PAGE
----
Saturday, 8 December 2012

8th December 1812: An illustration of how the anti-combination laws worked

The Times law reports of Wednesday 9th December 1812 carried an example of how the anti-combination laws worked where workers had effectively organised in their workplaces:
The King v. Collin, and Thirty-four Others.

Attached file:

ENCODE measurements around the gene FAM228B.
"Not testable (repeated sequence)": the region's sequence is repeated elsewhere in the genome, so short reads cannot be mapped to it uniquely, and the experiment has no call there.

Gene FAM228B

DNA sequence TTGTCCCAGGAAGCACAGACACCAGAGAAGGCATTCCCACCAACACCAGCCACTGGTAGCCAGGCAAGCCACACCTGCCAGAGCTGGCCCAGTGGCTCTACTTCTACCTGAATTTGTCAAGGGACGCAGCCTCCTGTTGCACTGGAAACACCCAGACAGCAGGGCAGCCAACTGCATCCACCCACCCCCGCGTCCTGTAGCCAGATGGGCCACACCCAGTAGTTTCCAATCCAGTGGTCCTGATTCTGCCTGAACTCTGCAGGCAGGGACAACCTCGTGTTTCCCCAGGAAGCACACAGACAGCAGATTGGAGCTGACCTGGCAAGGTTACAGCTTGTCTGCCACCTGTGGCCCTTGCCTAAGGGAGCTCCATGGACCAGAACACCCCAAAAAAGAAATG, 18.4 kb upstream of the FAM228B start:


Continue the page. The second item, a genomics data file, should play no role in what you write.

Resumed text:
This was an indictment charging the Defendants, who are journeyman curriers, with a conspiracy to raise their wages. The conspiracy was proved against eleven of them, who had struck for an advance of wages on the 10th of March last, and had subsequently been supported out of a fund provided by the journeyman for that purpose; but it appearing that they had returned to their duty seven or eight weeks ago, it was agreed on the suggestion of Lord Ellenborough, that a verdict of guilty should go against these eleven persons, with an understanding that they should not be brought up for judgment, except in the event of the conspiracy breaking out again.

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